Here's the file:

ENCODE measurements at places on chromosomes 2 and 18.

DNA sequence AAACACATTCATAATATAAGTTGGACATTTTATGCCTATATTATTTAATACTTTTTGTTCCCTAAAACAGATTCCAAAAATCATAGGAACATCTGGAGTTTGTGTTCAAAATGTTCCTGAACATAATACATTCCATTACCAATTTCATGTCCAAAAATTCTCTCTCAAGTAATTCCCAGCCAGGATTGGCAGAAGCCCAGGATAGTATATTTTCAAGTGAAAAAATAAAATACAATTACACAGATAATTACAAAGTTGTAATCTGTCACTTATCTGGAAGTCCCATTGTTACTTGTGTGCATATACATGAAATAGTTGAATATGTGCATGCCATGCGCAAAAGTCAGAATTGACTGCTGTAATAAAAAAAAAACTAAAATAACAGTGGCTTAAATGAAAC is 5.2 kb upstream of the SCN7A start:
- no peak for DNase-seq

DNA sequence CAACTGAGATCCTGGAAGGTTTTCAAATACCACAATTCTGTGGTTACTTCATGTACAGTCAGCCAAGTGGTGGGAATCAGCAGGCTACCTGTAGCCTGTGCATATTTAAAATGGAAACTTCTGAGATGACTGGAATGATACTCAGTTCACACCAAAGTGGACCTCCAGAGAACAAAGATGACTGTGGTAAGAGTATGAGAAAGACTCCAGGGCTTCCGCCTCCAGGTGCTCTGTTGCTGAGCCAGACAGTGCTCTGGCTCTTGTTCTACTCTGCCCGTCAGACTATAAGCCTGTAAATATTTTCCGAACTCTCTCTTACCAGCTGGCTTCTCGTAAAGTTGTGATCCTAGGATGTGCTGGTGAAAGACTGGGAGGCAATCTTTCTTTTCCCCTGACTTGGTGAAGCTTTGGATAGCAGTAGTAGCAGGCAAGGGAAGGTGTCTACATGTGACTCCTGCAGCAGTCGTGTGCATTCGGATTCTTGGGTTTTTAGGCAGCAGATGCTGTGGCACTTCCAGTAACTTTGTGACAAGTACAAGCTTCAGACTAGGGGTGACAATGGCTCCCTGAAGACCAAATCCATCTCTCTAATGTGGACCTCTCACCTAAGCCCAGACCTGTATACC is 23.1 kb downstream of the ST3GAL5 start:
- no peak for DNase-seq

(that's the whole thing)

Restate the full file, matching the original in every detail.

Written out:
ENCODE measurements at places on chromosomes 2 and 18.

DNA sequence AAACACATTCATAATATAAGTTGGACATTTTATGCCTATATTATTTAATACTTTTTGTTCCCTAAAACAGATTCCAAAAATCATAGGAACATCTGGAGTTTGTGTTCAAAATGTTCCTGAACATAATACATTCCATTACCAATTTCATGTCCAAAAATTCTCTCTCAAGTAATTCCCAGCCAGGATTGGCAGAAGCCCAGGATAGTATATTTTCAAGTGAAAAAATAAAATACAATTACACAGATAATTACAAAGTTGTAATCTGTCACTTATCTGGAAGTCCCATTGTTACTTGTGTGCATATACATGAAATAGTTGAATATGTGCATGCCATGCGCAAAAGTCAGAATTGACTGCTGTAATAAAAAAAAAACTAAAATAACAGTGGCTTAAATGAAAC is 5.2 kb upstream of the SCN7A start:
- no peak for DNase-seq

DNA sequence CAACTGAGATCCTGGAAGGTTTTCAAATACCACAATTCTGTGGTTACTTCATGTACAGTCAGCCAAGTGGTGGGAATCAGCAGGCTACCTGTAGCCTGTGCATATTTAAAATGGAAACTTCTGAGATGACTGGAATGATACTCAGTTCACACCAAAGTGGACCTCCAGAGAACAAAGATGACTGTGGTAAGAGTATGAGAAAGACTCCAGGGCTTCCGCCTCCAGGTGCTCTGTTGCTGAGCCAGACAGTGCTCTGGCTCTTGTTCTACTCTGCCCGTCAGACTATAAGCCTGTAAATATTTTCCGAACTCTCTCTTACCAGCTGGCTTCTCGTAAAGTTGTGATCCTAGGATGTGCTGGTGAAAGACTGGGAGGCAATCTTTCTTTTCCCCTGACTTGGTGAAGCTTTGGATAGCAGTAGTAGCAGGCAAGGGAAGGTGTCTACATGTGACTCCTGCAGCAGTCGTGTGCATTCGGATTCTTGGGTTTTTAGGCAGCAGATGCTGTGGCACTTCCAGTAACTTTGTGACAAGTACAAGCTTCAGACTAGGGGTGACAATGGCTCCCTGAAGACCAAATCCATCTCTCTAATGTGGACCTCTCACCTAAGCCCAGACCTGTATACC is 23.1 kb downstream of the ST3GAL5 start:
- no peak for DNase-seq